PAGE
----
Who are you?Posted: April 19, 2017
Who are you, really?
This is a picture of me at age fifteen. I’m thirty-two now. I feel very little connection to the teenager holding that guitar. Imagine it for yourself, and go younger if you need to. When you look at a picture of yourself at ten, what do you feel? Is that ten-year-old you?
Mentally, developmentally, socially – I’m a very different person than the teen in that fairly embarrassing picture. I don’t know if that’s me, except in the sense that we share the same timeline. We came from the same parents – the teen is bodily the same as myself, at least to a degree. Philosophers Eric Olson and Paul Snowdon define this as the “somatic criterion” for personhood, but we’ll just call it “body identity.”
So, I do share a body identity with the kid in that photograph. I mean, our bodies regenerate, and over the course of seven years we are basically rebuilt from scratch, but that’s just a technicality. I share a continuum of body with that person; over time, we’ve shared the same cells. Case closed, right?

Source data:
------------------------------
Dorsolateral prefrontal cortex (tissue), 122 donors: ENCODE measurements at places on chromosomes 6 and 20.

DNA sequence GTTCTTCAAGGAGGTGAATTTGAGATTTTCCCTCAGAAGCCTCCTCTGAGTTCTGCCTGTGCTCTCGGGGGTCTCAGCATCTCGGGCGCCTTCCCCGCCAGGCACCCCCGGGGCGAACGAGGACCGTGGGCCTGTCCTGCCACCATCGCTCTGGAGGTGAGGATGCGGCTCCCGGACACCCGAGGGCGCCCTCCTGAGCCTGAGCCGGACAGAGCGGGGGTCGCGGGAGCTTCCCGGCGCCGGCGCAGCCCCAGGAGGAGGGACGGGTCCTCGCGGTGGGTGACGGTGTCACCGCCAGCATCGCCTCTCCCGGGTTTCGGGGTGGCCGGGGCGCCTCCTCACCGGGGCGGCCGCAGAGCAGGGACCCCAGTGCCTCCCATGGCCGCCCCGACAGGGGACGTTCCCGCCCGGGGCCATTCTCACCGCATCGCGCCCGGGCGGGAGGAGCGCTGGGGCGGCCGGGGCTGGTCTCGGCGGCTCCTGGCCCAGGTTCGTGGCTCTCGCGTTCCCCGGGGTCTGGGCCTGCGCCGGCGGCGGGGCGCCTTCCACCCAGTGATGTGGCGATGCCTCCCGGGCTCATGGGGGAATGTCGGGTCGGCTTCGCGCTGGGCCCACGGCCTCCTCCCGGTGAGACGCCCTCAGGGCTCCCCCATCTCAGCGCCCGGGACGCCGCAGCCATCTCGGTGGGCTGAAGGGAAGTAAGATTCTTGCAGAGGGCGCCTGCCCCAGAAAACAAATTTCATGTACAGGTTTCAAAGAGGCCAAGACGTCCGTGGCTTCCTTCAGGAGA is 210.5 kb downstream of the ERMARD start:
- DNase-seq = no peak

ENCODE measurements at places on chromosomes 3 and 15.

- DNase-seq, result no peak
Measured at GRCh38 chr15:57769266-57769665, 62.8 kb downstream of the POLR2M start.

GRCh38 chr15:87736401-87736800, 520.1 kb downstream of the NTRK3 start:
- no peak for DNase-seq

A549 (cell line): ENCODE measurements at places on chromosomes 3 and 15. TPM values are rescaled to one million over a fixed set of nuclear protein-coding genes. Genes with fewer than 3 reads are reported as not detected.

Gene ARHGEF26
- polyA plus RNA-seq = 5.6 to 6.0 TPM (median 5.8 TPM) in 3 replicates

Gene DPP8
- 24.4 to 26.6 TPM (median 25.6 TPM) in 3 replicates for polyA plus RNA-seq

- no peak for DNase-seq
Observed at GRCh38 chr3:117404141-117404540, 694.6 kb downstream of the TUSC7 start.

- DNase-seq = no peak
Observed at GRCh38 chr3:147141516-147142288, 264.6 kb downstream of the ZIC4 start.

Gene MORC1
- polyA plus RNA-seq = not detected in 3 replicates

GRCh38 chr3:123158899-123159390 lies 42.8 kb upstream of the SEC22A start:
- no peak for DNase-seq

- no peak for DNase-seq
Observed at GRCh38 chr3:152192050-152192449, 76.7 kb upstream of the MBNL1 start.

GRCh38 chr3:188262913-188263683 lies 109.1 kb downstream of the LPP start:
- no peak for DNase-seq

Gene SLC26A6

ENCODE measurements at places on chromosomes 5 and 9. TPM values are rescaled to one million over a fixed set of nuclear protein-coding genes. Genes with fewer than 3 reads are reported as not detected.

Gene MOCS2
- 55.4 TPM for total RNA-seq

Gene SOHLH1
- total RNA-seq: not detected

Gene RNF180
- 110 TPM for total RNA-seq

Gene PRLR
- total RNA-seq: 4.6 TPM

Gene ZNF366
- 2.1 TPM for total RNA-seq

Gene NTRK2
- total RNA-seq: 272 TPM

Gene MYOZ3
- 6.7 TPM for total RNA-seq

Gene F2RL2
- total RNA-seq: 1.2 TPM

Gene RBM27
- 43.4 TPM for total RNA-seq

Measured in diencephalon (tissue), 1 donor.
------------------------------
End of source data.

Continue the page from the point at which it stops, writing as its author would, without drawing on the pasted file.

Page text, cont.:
Maybe not. Let’s draw on the sort of high-brow literary reference you’ve come to expect if you’ve read a few of these blogs. The movie poster for Freaky Friday.
Let’s use the premise of this movie (a remake, I know, but I needed this tagline to make my point) as a philosophical thought experiment. These thought experiments are generally impossible fantasy, but they allow us to test our intuitions to determine if a concept still makes sense.
Read the tagline – it’s clear, and obvious to the audience, that the bodies are not the person. It’s also kinda sexually suggestive, but we’ll ignore that. The movie would only confuse and annoy the audience if we believed the body was the person. If that were the case, there would be no “swap” in Freaky Friday. Lohan would just act like her mom, and Curtis would act like her daughter, but they wouldn’t have changed places. So, the movie plays on intuitions that seem obvious to us – Lohan inhabits her mom’s body, and vice versa.